Albright's overtures fail to sway Lebanese
Saturday 18 September 1999
The Secretary of State wanted the withdrawal of "all foreign forces" from Lebanon - a reference to the Syrian army (which the Lebanese authorities accept, however grudgingly) and the Israeli army. She wanted "calm" in southern Lebanon - which would allow the Israelis a comfortable occupation until they carry out their promised withdrawal - and she asked, for the first time, for the extradition of Lebanese who staged four anti-American attacks during the civil war. These included the murderer of the US ambassador in 1976, the hijackers of a TWA passenger jet in 1986, the killer of an American passenger on the plane and those responsible for the suicide-bombing of the US Marine base in Beirut in 1982.
Mr Hoss patiently explained that the Syrian army had been invited to Lebanon in 1976 by the president at the time, Sulieman Franjieh, and the Syrians would stay as long as the Lebanese authorities wanted them to - albeit that the Beirut government is scarcely in a position to ask its Arab "sister" with its 22,000 troops to leave.
The Lebanese supported the "resistance", Mr Hoss told Ms Albright and while he regretted the deaths of Americans in wartime Lebanon, they took place "in a tragic epoch" upon which Lebanon wished to turn the page.
Ms Albright was not going to get the extradition of the men who hijacked the TWA flight or bombed the Marine base who, as she well knew, are also responsible for attacks on Israeli occupation troops. Indeed, that may have been the real reason for her request - there were, after all, plenty of other Americans killed in Lebanon upon whose fate Ms Albright did not dwell.
But what took the Lebanese aback was her reference to the more than 200,000 Palestinian refugees in Lebanon - survivors or children or grandchildren of the 1948 expulsion from what is now Israel. This was a "sensitive and intricate matter," she said and it would be difficult to imagine the Israelis allowing any of these Palestinians returning to their former homes. It was a matter, she said, for the refugee commission set up in 1991.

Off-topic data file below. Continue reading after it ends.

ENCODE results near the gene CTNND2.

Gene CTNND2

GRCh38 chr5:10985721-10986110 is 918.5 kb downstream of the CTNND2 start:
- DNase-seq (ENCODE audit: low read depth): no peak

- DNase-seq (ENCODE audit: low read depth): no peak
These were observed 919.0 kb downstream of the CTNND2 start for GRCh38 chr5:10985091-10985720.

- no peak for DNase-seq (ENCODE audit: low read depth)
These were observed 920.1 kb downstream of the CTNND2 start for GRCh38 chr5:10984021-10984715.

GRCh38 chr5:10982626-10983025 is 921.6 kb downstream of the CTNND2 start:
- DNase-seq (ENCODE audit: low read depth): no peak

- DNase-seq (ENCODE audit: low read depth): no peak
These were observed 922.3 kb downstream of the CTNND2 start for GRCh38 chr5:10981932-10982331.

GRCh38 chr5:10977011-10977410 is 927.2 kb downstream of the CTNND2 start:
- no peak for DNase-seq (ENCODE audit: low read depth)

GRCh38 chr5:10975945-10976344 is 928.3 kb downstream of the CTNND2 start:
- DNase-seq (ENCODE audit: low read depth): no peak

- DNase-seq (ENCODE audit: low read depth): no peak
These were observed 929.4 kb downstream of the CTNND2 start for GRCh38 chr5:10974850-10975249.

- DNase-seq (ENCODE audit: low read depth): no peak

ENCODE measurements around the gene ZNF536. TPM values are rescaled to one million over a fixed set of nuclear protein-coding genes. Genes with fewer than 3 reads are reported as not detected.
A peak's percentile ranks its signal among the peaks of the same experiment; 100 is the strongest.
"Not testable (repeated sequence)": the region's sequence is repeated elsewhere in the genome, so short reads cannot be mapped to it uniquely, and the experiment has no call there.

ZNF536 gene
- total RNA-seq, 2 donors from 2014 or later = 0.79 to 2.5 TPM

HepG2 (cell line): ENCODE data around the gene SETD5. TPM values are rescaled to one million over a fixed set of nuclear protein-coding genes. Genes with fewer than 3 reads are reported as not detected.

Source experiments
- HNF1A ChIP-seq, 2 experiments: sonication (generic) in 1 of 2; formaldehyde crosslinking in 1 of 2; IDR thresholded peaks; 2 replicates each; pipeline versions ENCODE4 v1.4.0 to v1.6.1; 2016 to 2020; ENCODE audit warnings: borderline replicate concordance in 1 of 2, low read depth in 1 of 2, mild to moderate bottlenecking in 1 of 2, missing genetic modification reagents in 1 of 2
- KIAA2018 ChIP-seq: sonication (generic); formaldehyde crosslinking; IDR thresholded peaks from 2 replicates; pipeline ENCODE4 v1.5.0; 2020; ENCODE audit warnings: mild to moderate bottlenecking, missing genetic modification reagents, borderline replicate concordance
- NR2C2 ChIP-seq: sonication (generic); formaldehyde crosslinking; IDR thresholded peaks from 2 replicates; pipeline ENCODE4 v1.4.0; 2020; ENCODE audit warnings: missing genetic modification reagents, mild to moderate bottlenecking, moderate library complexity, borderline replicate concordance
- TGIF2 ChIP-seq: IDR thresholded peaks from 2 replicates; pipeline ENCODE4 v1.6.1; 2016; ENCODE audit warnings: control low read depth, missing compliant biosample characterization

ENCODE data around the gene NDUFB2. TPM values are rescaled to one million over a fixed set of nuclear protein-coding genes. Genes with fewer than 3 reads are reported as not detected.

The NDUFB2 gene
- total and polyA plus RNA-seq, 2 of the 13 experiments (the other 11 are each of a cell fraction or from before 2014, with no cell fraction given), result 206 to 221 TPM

All this was being said by Ms Albright, remember, months before the refugees' fate is supposed to be decided in Israeli-Palestinian final status talks.
Mr Hoss saw the trap at once. Lebanon does not want hundreds of thousands of Palestinians "implanted" in Lebanon. And, he said, the 1991 commission had nothing to do with Palestinian repatriation - only to do with living conditions of refugees in their camps.
Was Ms Albright, one wonders, ignorant of all this? Or was this an attempt to write the Palestinian refugees in Lebanon off the negotiating table? It's not difficult to see why it might be the latter.
Israel's Prime Minister, Ehud Barak, has stated clearly that the three and a half million Palestinians in the diaspora can never return to the lands they once owned in what is now Israel. He will leave Jewish settlements in the West Bank and Gaza. Jerusalem will never be a Palestinian capital. He now talks not so much of an Israeli withdrawal "from" the occupied Syrian Golan Heights - the only way in which Israel will achieve peace with Syria - but "on" the Golan Heights, which is not the same thing.
Yasser Arafat - who "will sign any piece of paper put in front of him", as a Lebanese who knows him well put it this week - is now being presented with a village as his new capital: Abu Dis, a few hundred metres from the city walls and the Muslim shrines.
East Jerusalem, with its Israeli extensions, now has a substantial Jewish majority. Palestinian residents are still losing their identity cards as the Israelis claim they are no longer "resident" in the city they were born in. Palestinian cynics in Lebanon suspect that Mr Arafat will eventually accept Abu Dis with "access to the holy places" thrown in as compensation so that he can honour his promise to "pray in the Al Aqsa mosque".
There might be 14 borough councils in Jerusalem, six of them Palestinian and flying Palestinian flags, the rest Israeli and with Israel still controlling the entire city.
It sounds a miserable end to the 1993 Oslo agreement, but a predictable one. The refugees in Lebanon might be encouraged to live in a crowded West Bank - under the terms of family reunion that have apparently already allowed 120,000 diaspora Palestinians to move to PLO-controlled territory - or in the suffocating slums of Gaza. Otherwise, they will be left to rot.
The massive Jewish settlements will stay in the rump and divided state that Mr Arafat will feel unable to resist declaring. Jerusalem will be open to Palestinian worshippers via a "Danzig" type corridor from a village that will be called a capital. And the refugees in the middens of the Lebanese camps can forget their "right of return".
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